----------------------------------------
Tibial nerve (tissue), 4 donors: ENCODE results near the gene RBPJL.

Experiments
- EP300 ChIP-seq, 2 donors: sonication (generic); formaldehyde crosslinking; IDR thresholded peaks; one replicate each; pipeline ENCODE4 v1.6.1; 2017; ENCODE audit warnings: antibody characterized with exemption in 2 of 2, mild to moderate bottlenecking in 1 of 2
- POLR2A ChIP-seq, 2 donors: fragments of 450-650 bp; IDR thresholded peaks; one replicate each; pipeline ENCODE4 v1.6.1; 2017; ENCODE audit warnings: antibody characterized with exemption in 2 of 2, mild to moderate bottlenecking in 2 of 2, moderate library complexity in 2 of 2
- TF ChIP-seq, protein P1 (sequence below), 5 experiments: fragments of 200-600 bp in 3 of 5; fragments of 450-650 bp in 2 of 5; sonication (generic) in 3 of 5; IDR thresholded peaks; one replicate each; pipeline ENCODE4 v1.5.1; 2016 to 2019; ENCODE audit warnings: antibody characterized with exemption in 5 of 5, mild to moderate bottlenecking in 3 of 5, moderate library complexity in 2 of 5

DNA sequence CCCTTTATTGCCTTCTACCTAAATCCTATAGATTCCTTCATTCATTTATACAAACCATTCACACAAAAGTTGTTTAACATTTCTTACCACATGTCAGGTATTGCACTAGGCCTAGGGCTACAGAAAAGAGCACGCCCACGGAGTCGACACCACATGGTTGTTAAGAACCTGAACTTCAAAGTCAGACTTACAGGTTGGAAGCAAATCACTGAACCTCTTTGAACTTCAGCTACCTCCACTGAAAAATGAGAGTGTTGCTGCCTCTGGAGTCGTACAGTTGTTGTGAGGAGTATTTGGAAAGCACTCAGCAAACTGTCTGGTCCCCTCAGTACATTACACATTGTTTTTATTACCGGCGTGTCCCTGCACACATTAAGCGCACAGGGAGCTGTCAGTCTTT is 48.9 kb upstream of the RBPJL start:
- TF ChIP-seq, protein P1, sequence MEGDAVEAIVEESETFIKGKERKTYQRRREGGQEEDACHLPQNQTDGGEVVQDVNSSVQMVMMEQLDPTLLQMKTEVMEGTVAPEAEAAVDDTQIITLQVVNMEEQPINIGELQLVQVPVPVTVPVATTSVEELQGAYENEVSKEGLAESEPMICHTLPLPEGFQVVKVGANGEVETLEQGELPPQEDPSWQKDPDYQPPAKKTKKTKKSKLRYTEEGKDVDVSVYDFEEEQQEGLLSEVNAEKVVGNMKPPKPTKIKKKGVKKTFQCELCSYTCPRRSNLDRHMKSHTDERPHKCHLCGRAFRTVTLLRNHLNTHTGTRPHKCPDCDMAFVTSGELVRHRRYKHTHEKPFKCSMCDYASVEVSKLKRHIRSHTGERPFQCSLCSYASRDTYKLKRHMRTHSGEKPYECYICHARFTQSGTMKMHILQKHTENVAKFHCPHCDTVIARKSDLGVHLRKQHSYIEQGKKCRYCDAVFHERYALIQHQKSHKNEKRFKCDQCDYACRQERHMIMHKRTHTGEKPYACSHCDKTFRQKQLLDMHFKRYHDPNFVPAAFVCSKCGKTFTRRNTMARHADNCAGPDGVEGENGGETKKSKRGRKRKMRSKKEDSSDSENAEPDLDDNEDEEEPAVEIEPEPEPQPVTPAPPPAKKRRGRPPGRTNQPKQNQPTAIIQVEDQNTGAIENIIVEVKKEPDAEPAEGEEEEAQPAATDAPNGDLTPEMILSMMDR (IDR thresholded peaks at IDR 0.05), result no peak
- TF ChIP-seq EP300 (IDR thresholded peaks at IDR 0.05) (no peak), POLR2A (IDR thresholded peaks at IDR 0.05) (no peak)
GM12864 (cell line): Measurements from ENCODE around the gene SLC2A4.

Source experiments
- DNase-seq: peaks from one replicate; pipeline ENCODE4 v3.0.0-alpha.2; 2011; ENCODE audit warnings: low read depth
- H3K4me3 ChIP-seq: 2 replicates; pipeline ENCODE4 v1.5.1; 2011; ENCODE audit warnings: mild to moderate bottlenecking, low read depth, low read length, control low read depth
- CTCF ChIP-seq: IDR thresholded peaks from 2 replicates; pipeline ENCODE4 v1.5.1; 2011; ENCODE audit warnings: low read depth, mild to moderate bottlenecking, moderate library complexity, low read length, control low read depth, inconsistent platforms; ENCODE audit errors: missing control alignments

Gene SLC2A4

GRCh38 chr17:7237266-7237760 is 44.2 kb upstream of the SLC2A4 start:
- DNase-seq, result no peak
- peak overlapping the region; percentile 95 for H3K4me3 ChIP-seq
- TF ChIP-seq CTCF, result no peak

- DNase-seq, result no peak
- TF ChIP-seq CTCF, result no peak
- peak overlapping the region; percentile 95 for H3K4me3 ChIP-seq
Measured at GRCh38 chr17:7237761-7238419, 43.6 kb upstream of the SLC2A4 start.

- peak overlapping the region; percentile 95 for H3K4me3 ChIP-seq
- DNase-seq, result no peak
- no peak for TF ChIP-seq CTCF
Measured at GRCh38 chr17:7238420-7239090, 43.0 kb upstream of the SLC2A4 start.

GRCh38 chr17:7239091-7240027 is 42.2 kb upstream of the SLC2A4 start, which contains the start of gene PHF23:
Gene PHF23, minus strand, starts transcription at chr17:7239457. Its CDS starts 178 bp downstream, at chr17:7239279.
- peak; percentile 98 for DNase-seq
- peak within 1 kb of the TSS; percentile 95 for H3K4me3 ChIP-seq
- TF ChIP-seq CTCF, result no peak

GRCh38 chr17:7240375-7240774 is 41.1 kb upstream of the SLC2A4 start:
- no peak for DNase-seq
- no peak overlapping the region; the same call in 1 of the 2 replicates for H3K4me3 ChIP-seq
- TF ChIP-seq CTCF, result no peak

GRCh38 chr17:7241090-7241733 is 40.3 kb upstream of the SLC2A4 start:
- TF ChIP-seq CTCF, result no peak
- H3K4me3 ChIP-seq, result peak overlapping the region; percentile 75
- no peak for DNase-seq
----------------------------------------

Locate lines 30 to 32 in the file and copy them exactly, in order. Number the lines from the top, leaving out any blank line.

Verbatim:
- peak within 1 kb of the TSS; percentile 95 for H3K4me3 ChIP-seq
- TF ChIP-seq CTCF, result no peak

GRCh38 chr17:7240375-7240774 is 41.1 kb upstream of the SLC2A4 start: